Substance abusers with mental illness pose high risk of violence
Severe mental illness in isolation does not increase the risk of violent behaviour, however, a combination of mental illness and substance abuse poses a greater risk than substance abuse alone, a study has found. A triple combination of severe mental illness, substance abuse and past violence was associated with a particularly high risk.
A sample of 34,653 American citizens, chosen to be representative of the general population, were interviewed between 2001 and 2003. Recent and lifetime histories of severe mental illness, and risk factors for violent behaviour were identified using a structured interview. A second interview was performed between 2004 and 2005 when participants were asked to report any violent behaviour which had occurred since the baseline interview.
Bivariate analysis showed that participants with any severe mental illness (psychosis, bipolar disorder or major depression) had a significantly increased probability of violent behaviour (OR 2.96). The risk was only increased, however, among those who also had a history of substance abuse and/or dependence. Multivariate analysis confirmed that severe mental illness alone did not predict future violence.
Factors which significantly predicted violent behaviour were:
* historical - past violence, juvenile detention, physical abuse, parental criminal history
* clinical - substance abuse, perceived threats
* dispositional - young, male, low income
* contextual - recent divorce, unemployment, victimisation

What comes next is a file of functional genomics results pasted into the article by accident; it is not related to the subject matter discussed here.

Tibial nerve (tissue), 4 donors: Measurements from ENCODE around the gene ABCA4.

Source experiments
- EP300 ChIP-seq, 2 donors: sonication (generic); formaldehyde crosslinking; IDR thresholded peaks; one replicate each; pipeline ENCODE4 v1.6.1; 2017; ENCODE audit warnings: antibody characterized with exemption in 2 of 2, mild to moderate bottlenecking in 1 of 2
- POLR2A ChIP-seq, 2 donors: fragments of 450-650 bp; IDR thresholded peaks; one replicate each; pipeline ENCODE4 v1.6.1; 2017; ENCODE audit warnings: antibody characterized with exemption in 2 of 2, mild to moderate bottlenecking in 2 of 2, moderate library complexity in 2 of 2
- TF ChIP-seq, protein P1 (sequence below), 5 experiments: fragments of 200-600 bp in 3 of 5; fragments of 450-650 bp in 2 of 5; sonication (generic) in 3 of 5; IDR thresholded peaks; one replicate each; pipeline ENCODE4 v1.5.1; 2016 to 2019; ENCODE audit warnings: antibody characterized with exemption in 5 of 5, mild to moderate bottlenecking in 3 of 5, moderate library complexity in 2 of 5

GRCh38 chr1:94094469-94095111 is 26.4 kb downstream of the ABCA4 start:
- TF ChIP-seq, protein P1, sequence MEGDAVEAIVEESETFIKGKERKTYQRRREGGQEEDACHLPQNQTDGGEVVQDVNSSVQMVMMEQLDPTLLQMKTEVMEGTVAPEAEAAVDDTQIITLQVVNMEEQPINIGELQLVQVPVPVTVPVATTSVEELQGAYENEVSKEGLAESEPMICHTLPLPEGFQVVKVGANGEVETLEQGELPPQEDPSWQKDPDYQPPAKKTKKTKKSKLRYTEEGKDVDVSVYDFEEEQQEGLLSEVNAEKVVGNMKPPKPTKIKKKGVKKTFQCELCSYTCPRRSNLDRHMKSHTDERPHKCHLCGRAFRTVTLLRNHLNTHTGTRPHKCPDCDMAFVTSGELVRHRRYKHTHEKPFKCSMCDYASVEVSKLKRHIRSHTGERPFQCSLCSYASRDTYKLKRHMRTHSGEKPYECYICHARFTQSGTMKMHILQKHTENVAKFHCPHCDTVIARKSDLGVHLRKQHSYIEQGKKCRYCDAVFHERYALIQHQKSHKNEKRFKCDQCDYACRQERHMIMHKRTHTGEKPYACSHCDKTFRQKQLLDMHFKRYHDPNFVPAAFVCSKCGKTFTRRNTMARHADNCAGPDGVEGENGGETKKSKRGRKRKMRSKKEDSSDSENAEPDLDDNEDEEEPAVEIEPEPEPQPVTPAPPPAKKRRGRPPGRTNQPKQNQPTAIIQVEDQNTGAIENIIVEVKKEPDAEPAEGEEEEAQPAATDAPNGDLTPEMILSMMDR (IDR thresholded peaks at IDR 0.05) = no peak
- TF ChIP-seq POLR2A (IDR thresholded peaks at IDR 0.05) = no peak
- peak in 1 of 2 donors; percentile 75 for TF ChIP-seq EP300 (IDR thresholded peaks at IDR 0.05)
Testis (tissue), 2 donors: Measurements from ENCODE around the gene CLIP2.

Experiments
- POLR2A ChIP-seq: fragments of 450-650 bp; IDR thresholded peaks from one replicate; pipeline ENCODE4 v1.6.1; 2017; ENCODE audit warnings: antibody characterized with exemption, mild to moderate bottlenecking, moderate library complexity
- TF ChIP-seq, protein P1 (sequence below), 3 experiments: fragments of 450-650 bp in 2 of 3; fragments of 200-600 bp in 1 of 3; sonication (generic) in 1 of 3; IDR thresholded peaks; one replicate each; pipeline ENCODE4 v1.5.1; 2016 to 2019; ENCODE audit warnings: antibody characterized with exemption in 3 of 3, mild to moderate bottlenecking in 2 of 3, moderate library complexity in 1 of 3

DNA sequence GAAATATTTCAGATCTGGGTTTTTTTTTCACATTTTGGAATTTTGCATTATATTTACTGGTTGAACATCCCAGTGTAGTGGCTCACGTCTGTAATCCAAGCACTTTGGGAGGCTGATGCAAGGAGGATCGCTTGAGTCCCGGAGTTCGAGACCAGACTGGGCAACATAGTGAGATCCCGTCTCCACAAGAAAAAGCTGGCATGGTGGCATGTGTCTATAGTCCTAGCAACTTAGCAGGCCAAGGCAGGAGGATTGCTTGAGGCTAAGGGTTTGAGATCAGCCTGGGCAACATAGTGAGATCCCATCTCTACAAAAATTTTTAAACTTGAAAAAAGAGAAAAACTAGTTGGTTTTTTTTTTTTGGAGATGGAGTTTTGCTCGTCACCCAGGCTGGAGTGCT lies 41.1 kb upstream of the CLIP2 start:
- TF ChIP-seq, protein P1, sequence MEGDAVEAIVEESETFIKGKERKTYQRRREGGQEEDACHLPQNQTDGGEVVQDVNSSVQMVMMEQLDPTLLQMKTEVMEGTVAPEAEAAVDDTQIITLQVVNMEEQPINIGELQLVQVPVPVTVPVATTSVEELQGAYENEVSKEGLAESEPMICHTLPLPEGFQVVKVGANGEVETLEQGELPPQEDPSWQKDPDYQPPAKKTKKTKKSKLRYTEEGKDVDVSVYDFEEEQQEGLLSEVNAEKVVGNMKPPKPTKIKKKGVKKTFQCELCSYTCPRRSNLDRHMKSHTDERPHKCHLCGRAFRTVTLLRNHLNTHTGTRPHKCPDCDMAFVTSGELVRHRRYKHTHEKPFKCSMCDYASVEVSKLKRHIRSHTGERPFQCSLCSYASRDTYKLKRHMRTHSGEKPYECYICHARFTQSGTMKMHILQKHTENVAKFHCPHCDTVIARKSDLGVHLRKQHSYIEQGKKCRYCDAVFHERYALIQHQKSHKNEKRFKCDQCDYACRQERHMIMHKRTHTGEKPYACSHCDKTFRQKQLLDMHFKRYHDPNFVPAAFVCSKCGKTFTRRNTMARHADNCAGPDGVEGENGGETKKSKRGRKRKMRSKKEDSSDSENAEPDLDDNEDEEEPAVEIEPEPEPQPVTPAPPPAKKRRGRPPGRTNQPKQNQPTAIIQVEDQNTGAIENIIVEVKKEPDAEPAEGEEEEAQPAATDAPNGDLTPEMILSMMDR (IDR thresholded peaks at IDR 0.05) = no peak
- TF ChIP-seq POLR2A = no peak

Many of these factors, in particular threat perception, were significantly associated with severe mental illness.
Moreover, although severe mental illness alone did not increase the risk of violence, a combination of mental illness and substance abuse posed a greater risk than substance abuse alone. A combination of severe mental illness, substance abuse and past violence was associated with a particularly high risk.
This longitudinal survey of the relationship between serious mental illness and violent behaviour is important for two reasons. First, it challenges the popular and stigmatising belief that mental illness is a leading cause of violence. Second, it provides data which can help us predict when there is a potential risk of violence to us and our staff.
A BMA postal survey found that more than a third of GPs had experienced some form of violence in the workplace during the past year.1
I personally experienced an incident last year, prompting a review of safety within our practice.
We responded to the specific incident by sharing information with other professionals involved with the same patient, asking the patient to sign an acceptable behaviour contract and using an electronic flag to alert receptionists when booking appointments. On a more general level, it highlighted a problem with the configuration of our consulting rooms, safety concerns with regard to extended opening, and the need to try to identify potentially high-risk patients before an incident occurs.
We live in an increasingly violent society. Nearly a third (31%) of GPs in the BMA survey felt violence had increased over the past year whereas only 0.3% felt it had decreased.1 Although it is important not to stigmatise mental illness, we need to be alert to patient attributes and situations where there is the potential for conflict and take steps to minimise the risk.2
Elbogen EB, Johnson SC. The intricate link between violence and mental disorder. Arch Gen Psych 2009; 66:152-61Reviewer
Dr Phillip Bland